Slime protects community from asbestos-lined water pipesAirborne asbestos is extremely dangerous, even in small but regular amounts. Waterborne asbestos fibers, on the other hand, are different. It's unclear at what threshold the presence of asbestos in drinking water begins to have a negative effect on public health. But one Canadian city may not have to find out, thanks to a slime growing in its asbestos cement water pipes.
According to microbiologist Ray Cullimore of Regina, Saskatchewan, bacteria growing in the capital city's water pipes appears to be preventing residents from ingesting as much asbestos as they otherwise would.
He explained that four different species of microbes line the water pipes beneath the city. These bacteria form a thin, harmless slime over the pipe walls, making a barrier between the asbestos and the water.
And that's not all - Cullimore said that these microorganisms actually draw the fibers from the cement, coat them with an organic goo (called a "patina") that renders them harmless and then set them free in the water.
What is asbestos doing down there?
The first question one might be inclined to ask about all this is, what is asbestos doing in water pipes in the first place? Cullimore had an answer for that. In an interview on the local radio station CJME News Talk 980, he explained that engineers added asbestos to a number of structures in the 1950s, even those that didn't need fireproofing.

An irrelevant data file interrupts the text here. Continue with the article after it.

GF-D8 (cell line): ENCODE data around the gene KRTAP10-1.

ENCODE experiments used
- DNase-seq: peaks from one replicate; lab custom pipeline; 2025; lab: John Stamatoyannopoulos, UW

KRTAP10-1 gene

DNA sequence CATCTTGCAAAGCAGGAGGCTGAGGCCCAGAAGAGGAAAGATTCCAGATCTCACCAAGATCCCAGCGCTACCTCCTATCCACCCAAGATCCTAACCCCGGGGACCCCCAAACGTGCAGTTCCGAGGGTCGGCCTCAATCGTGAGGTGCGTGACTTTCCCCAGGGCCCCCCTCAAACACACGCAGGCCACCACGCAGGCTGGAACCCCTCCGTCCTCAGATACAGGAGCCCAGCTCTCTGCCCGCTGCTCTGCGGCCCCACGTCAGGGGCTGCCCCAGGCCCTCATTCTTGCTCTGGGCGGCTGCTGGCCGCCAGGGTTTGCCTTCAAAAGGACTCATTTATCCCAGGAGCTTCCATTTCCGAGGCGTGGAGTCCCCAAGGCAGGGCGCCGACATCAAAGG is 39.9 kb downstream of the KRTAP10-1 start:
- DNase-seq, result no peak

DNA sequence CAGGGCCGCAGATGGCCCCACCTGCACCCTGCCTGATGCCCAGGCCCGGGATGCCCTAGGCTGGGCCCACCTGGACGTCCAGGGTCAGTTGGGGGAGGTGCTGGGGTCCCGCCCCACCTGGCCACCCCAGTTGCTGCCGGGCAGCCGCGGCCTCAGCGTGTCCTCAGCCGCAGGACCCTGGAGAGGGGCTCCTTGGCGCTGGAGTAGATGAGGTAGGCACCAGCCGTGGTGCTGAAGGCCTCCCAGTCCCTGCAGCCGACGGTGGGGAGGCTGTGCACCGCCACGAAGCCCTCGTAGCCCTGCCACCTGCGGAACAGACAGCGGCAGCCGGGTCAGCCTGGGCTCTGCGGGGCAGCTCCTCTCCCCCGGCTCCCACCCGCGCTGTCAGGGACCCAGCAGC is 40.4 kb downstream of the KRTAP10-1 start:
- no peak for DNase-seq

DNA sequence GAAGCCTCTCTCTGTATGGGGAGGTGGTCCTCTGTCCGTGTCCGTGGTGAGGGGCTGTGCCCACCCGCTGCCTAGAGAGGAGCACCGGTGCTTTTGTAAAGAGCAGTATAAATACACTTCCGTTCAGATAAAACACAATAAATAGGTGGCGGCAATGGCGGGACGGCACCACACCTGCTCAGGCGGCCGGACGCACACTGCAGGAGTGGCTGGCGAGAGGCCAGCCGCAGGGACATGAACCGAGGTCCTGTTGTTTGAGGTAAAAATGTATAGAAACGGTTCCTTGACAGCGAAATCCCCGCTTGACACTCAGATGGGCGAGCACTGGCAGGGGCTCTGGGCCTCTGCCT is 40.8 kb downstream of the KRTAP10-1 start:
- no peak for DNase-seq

"The asbestos was put in the cement with the very best of intentions, because the asbestos gave strength to the cement, and the general premise was that it's a fiber-reinforced concrete," he explained to his hosts. "It must work better than the standard concrete, and it did."
Of course, the presence of asbestos in any publicly used utility today is likely to scare people. But Cullimore said that the residents of Regina can relax for two reasons. First, waterborne asbestos is not as harmful as the aerosolized kind. And second, tiny microorganisms are keeping asbestos out of the water supply anyway.
Inhaled vs. ingested
Exposure to asbestos on the air is extremely dangerous, as it can cause asbestosis, malignant pleural mesothelioma and other severe respiratory conditions. But, perhaps counterintuitively, ingesting small amounts of asbestos through drinking water is not as toxic.
The U.S. Environmental Protection Agency estimates that up to 7 million asbestos fibers per liter of drinking water is safe for consumption.
Of course, many people would prefer to avoid asbestos exposure of any sort. For residents of Regina, bacteria are helping them do just that.
Cullimore added that, just as dry, friable asbestos should be left alone (or only be removed with care), so should this protective slime be preserved.
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